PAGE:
Internships at the Mayo Clinic

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Inaugural Vann Fellows pursue study of biomedical ethics.

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By Bill Giduz

Spencer Wilson ’13 and Ashley Parker ’14 have been selected to conduct biomedical ethics research at the Mayo Clinic this summer as the college’s first-ever Vann Fellows. The program was created last summer through a generous gift from Jim Vann ’50 and his wife, Lee Stanton Vann, who also are the main benefactors of the college’s Vann Center for Ethics.

The Vann Fellowship award is $5,000 for up to 10 weeks of research under the guidance of mentors in the Mayo Clinic’s Program in Professionalism and Ethics.

Wilson, who plans to earn an M.D. degree, looks forward to gaining a more thorough understanding of ethical issues in medicine. “The ethical landscape of medicine is ever-changing,” he said, “as new technologies and treatments are developed. It is the job of bioethicists to apply moral principles and concepts to these developments so that medical professionals can be better informed about their proper and ethical use.”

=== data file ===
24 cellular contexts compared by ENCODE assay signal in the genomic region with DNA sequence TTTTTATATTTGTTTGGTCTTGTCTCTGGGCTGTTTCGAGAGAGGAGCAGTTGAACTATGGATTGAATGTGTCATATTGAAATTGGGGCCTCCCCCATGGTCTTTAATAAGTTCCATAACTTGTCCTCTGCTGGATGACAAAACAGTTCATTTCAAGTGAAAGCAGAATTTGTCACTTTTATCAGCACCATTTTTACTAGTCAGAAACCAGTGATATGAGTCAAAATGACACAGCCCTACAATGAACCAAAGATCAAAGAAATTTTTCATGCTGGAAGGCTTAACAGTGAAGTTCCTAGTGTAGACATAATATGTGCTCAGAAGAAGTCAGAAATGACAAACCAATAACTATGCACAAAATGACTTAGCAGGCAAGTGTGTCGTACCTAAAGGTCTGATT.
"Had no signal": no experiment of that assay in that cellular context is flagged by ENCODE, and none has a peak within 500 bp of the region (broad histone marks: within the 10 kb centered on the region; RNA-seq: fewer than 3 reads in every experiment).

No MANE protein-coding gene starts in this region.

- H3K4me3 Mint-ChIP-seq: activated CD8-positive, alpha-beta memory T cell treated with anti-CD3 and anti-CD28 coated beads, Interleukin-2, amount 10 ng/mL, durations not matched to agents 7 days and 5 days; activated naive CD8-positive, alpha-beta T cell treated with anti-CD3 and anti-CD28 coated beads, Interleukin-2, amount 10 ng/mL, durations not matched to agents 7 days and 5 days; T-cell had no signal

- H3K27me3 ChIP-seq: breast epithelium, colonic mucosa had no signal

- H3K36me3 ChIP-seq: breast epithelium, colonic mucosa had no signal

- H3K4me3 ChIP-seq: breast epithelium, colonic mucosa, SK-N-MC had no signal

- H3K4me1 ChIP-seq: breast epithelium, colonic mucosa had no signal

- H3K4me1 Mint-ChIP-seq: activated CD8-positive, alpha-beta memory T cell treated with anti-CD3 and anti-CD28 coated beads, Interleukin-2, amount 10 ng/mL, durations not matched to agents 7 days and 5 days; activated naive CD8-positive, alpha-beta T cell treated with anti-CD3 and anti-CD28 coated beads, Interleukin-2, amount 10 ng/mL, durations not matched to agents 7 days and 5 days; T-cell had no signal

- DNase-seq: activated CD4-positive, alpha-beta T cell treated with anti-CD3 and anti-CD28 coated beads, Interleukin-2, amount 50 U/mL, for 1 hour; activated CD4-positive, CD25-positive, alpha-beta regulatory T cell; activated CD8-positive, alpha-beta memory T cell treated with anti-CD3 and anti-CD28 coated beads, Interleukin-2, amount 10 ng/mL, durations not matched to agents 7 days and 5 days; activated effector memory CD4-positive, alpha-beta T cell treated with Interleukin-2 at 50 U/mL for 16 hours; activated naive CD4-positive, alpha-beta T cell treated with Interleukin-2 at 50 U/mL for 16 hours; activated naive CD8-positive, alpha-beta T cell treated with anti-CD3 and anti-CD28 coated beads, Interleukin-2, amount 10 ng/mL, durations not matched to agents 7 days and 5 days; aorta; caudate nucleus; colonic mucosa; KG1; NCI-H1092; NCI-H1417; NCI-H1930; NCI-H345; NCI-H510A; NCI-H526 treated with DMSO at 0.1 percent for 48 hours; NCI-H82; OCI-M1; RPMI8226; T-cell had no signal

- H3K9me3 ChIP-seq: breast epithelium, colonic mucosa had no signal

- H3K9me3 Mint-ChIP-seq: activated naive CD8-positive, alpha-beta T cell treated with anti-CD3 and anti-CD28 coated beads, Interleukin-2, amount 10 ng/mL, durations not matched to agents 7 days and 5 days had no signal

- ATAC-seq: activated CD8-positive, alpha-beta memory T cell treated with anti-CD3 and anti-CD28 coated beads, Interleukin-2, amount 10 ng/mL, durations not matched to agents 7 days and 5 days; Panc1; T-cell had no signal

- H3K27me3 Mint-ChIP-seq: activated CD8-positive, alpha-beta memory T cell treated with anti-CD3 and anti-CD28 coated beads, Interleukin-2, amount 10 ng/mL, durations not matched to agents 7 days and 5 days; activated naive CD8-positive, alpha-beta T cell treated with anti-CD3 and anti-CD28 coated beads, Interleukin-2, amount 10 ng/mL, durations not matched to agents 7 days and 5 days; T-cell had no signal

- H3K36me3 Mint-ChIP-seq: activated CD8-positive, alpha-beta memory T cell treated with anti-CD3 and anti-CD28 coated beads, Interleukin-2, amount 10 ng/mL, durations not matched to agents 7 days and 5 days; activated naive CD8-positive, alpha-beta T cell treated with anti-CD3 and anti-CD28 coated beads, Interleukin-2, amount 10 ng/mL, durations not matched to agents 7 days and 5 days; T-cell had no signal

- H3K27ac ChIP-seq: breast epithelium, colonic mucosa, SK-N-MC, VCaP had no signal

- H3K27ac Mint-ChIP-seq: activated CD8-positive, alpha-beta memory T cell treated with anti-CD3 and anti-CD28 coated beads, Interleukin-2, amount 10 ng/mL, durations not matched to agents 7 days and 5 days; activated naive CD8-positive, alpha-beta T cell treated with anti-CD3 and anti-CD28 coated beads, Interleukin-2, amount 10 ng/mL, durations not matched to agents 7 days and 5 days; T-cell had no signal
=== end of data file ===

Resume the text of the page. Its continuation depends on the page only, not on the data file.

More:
Parker, who also hopes to be a doctor, has a particular interest in genetic testing and therapies, stem cell research, and in vitro fertilization. “As a future doctor, I want to be educated in bioethics to help my patients make informed decisions on their treatments,” she said. “The Vann Fellowship presents an amazing opportunity to learn how ethics research is conducted.”

In 2007 Jim and Lee Stanton Vann provided the endowment that created Davidson College’s Vann Center for Ethics, and their sponsorship of the Vann Fellows in biomedical ethics research at the Mayo Clinic is another way to promote ethics study at Davidson. Jim Vann said, “Davidson students are committed, capable folks who will make the world a better place. The fellowship program provides for cooperation between Davidson and the Mayo Clinic that will be beneficial for both institutions.”

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